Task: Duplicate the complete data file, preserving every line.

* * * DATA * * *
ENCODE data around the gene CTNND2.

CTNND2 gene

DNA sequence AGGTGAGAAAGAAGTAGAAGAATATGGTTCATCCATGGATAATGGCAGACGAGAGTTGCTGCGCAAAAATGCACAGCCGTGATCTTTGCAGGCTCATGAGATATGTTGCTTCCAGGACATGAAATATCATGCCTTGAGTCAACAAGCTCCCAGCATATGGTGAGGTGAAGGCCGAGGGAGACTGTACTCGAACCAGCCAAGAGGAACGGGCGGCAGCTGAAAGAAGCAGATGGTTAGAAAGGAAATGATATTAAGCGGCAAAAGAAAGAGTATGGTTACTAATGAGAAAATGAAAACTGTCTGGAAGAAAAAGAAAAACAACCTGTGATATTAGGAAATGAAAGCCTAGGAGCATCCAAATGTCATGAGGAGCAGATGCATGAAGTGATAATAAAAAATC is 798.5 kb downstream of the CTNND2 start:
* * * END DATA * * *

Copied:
ENCODE data around the gene CTNND2.

CTNND2 gene

DNA sequence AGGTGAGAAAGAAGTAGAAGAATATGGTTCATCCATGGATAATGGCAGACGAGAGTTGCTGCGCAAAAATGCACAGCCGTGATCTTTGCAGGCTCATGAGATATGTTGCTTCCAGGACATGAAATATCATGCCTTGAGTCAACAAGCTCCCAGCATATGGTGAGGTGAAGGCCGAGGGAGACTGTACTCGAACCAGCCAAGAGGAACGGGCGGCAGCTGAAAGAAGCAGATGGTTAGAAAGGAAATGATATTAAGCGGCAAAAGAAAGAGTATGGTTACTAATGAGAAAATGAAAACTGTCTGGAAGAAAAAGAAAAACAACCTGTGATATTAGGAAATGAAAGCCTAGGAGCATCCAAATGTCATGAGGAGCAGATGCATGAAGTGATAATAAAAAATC is 798.5 kb downstream of the CTNND2 start: